Where’s Larry?
part.3

Story by Richard Gulliatt


“We would go camping in these beautiful remote wilderness spots,” she says, “and Larry would go diving for mussels and come back and cook them on the fire. We would spend the day prising oysters of rocks and then tie a rope to a bottle of champagne and trail it in the water to cool it down. We’d go kayaking, swimming with seals – a lot of things I had never done before.”“I wanted to show her the amazing world under the water with a mask and snorkel, because that would be a great starting point for going on adventures together,” recalls Gray. “But I couldn’t for the life of me get her into wearing a mask underwater. So I introduced her to the idea of having a shower with the mask on.”

Within a year, O’Malley found herself socialising with Inuit on the Greenland icecap as her new partner went kayaking through icefloes. Gray had found out that Eric Phillips, an Australian adventurer, was going to trek across Greenland with two friends and arranged to join the trip as a cameraman.

He and O’Malley lined up financing from the ABC network in the United States for a film, Chasing the Midnight Sun, which was directed by Michael Balson. The film has since been screened around the world and led to Gray and co-cameraman Wade Fairley winning an Emmy award, the most prestigious television prize in the US, for electronic camera work.From their small flat near Bondi, O’Malley and Gray now run Primal Vision Productions, the company that turns their wilderness wanderings into documentary films. In 1996, they drove up to Yirrkala, an Aboriginal community in Arnhem Land, bearing two unusual objects: one was a bamboo raft Gray had designed, modelled on the vessels of the Macassan traders of South-East Asia; the other was an electric didgeridoo he had invented in his spare room in Sydney.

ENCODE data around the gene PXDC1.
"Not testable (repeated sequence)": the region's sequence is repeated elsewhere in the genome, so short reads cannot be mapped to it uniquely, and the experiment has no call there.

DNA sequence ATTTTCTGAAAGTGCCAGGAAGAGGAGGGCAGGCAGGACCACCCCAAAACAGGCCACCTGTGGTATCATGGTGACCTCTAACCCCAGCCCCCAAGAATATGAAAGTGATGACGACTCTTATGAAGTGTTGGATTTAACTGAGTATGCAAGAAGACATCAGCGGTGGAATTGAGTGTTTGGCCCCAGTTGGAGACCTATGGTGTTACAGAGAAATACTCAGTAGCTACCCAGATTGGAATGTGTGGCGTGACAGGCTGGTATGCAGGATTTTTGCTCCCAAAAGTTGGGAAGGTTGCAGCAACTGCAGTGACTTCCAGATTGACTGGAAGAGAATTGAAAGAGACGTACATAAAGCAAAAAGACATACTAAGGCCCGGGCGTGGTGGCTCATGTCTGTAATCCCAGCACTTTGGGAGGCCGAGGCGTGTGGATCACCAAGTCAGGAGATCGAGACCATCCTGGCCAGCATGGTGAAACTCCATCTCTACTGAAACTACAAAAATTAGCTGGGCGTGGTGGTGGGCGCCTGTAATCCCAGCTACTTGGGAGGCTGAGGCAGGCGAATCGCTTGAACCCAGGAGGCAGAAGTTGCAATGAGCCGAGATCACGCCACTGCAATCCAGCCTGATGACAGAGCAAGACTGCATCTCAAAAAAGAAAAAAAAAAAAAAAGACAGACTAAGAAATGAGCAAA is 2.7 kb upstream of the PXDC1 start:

The idea was that they would sail the craft – complete with sleeping hut – around the croc-infested waters of Arnhem Land until they got to Elcho Island, where Gray would demonstrate his “cyber-didge” to the tribal elders of the Yolngu people and, he hoped, get their seal of approval. Which is pretty much what happened, as captured in the television documentary Journey Between Worlds. Its Rousseau–like depiction of Aborigines living in a tropical idyll, far from the interference of white society, mirrors Gray’s ideal of man and nature in harmony.“The New Guineans, the Aborigines – they are keepers of the planet,” he says. “They have a deep spiritual understanding of the world that we skip over. I get that feeling when I am kayaking and I’m looking at the horizon and the sky and the water – on a long trip, you start to get in harmony with it. The colour of the clouds will tell you there’s shoal water ahead; you’ll see a green look about them that tells you perhaps there is an island over the horizon. If you were in a powerboat, you would be going too fast to see it. Their world is a slow world, but it is actually a timeless world. It’s another way of seeing time.”
Not that he hasn’t adjusted to urban life. “I like Sydney – I like the speed of it,” he says cheerfully as we hurtle through the eastern suburbs in his car one afternoon, a driving display that shows his love of G-forces hasn’t waned in the urban environment. He and O’Malley are planning a series of documentaries that could take them back to Greenland, Mallacoota and the south coast of NSW over the next few years. Meanwhile, he’s working on his latest invention, a cockroach catcher that he assures me would radically transform Sydney’s ecosystem – if he could only get it patented.Recently, Gray found out that a kayak-maker had stolen his Pittarak design and was making cheap unauthorised copies, so he got Consumer Affairs to shut the operation down. “I’ve been ripped off before,” he admits. “People think I’m from the country and try to take advantage of that. But I’m not any more – I’m from the city now, so I’m getting streetwise.”